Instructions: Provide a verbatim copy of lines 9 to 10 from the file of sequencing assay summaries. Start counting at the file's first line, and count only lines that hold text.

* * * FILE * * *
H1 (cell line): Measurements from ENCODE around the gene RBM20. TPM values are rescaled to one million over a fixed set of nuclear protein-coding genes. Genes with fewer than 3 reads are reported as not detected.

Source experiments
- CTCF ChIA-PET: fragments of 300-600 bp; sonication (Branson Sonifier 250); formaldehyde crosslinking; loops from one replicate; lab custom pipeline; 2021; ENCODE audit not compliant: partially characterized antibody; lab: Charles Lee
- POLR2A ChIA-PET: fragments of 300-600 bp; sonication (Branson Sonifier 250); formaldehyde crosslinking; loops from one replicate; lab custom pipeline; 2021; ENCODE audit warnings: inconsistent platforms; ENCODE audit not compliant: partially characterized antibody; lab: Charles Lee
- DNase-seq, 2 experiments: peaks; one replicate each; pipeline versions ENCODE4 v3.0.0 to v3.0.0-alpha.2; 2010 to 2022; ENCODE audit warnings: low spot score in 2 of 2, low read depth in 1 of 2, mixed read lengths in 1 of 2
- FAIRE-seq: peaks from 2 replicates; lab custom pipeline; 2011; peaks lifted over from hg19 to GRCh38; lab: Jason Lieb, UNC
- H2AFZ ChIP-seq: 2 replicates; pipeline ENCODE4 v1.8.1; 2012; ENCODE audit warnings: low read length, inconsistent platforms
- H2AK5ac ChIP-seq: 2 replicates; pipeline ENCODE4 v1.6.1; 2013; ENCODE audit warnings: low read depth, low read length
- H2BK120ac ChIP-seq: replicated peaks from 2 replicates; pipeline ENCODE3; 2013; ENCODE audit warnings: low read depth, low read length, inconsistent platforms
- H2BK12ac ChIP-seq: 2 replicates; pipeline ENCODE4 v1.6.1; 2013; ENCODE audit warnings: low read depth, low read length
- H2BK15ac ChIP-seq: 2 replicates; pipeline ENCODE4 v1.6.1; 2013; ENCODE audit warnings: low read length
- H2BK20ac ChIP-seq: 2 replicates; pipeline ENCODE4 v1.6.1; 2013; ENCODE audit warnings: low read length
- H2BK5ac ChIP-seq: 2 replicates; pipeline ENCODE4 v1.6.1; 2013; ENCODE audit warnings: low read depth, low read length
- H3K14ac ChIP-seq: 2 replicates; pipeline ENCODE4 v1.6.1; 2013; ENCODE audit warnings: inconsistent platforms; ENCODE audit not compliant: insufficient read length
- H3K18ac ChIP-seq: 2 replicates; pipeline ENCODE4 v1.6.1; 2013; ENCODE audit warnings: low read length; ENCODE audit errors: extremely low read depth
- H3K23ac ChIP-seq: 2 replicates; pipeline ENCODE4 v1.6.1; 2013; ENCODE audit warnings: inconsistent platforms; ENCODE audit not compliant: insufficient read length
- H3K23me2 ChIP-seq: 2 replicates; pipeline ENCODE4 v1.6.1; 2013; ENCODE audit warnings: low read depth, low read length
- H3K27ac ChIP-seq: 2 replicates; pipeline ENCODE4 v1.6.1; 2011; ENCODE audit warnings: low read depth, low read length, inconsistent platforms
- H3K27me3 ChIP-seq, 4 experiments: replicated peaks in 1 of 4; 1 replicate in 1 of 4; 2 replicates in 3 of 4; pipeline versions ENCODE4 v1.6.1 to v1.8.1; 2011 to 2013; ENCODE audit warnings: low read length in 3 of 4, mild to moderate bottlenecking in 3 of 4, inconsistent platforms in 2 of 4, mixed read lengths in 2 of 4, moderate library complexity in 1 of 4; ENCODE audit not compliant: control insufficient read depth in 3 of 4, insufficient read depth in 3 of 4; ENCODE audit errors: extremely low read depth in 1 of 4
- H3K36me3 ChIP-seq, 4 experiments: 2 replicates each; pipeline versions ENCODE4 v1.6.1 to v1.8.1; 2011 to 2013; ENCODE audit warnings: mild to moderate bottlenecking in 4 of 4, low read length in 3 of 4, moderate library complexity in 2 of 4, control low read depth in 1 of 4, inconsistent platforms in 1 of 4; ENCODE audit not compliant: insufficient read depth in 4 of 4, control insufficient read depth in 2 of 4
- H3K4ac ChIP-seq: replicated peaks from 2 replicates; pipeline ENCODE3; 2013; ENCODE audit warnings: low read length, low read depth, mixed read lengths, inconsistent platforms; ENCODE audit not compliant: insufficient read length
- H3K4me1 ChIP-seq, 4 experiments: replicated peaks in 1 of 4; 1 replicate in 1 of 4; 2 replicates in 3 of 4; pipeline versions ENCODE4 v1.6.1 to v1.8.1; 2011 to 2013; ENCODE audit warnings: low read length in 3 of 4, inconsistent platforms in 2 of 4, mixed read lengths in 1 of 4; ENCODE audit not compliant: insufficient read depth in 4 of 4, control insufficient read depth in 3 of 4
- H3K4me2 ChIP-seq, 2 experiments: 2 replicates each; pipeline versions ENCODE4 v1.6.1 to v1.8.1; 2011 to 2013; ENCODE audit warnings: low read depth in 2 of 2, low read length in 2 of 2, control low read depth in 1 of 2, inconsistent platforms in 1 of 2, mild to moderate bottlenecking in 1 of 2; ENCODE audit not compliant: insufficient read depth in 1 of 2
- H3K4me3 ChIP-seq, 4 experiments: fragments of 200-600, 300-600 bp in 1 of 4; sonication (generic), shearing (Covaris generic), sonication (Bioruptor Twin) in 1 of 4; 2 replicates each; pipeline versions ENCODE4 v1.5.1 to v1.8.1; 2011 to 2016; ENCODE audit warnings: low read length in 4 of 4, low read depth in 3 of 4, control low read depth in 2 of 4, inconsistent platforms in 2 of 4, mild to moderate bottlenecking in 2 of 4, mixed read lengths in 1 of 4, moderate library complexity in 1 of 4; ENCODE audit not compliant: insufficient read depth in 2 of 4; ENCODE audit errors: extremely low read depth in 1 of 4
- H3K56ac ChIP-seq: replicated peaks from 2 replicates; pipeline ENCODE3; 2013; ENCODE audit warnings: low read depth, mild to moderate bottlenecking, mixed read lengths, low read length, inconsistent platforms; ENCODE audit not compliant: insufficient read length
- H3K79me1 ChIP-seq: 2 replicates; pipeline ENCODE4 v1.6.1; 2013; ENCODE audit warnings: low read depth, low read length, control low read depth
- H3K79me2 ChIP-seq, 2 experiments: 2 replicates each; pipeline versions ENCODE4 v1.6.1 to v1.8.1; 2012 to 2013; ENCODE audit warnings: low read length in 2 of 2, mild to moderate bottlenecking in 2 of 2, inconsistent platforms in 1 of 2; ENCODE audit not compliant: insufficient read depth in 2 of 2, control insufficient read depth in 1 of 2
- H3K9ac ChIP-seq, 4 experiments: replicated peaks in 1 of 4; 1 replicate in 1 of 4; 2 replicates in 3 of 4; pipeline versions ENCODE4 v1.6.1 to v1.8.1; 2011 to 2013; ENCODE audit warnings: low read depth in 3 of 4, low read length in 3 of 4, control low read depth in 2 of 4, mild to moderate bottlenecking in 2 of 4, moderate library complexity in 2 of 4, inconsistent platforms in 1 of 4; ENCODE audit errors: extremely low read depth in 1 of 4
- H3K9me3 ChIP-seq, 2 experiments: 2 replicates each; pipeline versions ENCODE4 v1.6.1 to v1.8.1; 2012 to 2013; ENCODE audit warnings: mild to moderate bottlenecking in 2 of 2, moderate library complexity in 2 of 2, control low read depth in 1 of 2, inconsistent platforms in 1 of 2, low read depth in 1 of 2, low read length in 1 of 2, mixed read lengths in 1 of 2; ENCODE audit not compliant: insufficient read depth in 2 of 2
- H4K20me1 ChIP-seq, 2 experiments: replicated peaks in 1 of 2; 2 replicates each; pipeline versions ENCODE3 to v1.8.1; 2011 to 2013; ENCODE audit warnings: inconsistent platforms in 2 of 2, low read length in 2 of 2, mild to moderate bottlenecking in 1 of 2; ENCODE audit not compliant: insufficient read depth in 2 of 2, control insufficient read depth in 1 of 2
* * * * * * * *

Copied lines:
- H2BK120ac ChIP-seq: replicated peaks from 2 replicates; pipeline ENCODE3; 2013; ENCODE audit warnings: low read depth, low read length, inconsistent platforms
- H2BK12ac ChIP-seq: 2 replicates; pipeline ENCODE4 v1.6.1; 2013; ENCODE audit warnings: low read depth, low read length